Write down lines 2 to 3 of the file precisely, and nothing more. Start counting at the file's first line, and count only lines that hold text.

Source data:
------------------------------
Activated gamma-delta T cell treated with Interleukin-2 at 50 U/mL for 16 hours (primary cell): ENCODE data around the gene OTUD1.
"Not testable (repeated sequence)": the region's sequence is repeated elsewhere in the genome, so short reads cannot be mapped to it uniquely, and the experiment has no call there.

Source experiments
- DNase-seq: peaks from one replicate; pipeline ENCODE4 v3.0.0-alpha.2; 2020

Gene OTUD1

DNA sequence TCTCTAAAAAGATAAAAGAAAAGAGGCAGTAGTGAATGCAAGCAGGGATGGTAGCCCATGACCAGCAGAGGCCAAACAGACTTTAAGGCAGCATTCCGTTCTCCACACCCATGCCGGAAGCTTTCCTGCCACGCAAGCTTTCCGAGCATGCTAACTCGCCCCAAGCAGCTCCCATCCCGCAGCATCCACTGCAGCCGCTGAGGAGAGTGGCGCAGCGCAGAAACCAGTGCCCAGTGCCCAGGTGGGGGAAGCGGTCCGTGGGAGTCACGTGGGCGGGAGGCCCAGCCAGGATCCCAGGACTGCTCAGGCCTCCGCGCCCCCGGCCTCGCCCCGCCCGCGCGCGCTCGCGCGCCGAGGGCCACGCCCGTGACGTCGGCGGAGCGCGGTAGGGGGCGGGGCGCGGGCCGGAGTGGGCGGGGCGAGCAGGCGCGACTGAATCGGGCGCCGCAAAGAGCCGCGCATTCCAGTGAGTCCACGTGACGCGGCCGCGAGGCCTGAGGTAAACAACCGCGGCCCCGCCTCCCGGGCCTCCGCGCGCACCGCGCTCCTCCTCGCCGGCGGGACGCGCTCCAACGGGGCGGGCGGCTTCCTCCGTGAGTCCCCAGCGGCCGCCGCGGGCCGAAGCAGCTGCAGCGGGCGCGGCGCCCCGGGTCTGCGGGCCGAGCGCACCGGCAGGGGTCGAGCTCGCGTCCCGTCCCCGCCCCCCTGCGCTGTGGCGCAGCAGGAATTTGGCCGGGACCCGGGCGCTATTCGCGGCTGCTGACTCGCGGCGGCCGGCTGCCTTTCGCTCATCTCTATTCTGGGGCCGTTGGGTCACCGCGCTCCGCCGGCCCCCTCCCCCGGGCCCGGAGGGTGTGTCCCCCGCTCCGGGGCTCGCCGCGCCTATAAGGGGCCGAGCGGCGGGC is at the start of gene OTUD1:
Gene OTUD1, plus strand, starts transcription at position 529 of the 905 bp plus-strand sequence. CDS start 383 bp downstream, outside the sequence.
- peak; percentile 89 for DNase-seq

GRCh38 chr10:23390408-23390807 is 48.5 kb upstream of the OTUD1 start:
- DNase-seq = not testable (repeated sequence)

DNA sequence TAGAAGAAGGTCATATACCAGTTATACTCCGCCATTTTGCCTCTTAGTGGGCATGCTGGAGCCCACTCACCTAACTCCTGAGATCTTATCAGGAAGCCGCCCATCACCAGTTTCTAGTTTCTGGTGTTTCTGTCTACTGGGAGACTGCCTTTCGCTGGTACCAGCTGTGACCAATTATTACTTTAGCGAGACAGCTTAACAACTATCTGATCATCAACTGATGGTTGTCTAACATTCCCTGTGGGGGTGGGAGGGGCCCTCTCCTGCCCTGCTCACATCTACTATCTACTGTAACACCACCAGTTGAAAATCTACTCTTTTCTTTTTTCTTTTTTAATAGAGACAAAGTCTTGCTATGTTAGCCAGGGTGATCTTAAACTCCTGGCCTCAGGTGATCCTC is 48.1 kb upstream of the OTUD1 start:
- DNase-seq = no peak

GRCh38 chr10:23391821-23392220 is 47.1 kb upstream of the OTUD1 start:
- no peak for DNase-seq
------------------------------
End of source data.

"Not testable (repeated sequence)": the region's sequence is repeated elsewhere in the genome, so short reads cannot be mapped to it uniquely, and the experiment has no call there.

Source experiments